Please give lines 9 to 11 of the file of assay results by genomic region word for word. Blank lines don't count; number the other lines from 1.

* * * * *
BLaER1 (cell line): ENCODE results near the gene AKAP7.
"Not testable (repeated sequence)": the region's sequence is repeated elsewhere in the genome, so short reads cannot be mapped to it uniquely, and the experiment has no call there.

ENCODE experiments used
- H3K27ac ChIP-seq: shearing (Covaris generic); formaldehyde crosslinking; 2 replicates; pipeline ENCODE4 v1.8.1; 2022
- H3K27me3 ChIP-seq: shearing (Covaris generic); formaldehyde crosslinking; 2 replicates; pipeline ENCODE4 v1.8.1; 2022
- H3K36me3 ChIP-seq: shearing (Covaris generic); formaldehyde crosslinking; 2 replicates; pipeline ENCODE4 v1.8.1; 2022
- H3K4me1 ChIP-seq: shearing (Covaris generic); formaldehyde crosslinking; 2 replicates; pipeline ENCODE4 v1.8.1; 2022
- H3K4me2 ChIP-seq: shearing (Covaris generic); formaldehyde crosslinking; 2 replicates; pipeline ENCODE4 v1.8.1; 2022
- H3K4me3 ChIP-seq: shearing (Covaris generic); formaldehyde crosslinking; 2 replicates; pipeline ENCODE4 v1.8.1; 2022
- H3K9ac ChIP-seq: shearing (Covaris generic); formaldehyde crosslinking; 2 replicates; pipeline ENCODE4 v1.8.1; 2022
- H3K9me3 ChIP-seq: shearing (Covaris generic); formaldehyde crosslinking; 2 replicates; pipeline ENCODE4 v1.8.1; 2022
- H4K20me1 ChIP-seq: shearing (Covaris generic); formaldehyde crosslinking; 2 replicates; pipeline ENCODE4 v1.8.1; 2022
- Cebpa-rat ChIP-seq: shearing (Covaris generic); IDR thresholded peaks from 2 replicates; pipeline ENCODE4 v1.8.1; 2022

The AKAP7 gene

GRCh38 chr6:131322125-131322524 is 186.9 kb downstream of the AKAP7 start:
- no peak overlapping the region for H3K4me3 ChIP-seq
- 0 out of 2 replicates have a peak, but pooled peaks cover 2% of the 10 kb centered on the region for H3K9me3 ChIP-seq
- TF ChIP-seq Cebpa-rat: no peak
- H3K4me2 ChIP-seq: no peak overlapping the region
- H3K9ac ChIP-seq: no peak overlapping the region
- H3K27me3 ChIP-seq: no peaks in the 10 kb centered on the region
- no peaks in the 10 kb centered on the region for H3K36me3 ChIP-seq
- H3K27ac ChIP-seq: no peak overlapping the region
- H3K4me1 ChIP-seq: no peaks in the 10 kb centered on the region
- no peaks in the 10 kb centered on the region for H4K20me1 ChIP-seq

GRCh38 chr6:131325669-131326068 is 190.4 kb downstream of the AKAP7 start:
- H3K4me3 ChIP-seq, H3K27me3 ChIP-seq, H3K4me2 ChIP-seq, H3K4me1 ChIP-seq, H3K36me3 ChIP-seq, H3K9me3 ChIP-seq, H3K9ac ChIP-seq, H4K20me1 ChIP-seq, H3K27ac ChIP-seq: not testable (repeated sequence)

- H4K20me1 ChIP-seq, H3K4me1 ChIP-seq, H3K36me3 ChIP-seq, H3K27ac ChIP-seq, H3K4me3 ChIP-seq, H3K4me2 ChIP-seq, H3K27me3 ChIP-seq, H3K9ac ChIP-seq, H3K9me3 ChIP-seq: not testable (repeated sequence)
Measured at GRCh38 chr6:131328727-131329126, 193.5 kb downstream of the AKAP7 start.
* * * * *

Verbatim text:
- H3K4me3 ChIP-seq: shearing (Covaris generic); formaldehyde crosslinking; 2 replicates; pipeline ENCODE4 v1.8.1; 2022
- H3K9ac ChIP-seq: shearing (Covaris generic); formaldehyde crosslinking; 2 replicates; pipeline ENCODE4 v1.8.1; 2022
- H3K9me3 ChIP-seq: shearing (Covaris generic); formaldehyde crosslinking; 2 replicates; pipeline ENCODE4 v1.8.1; 2022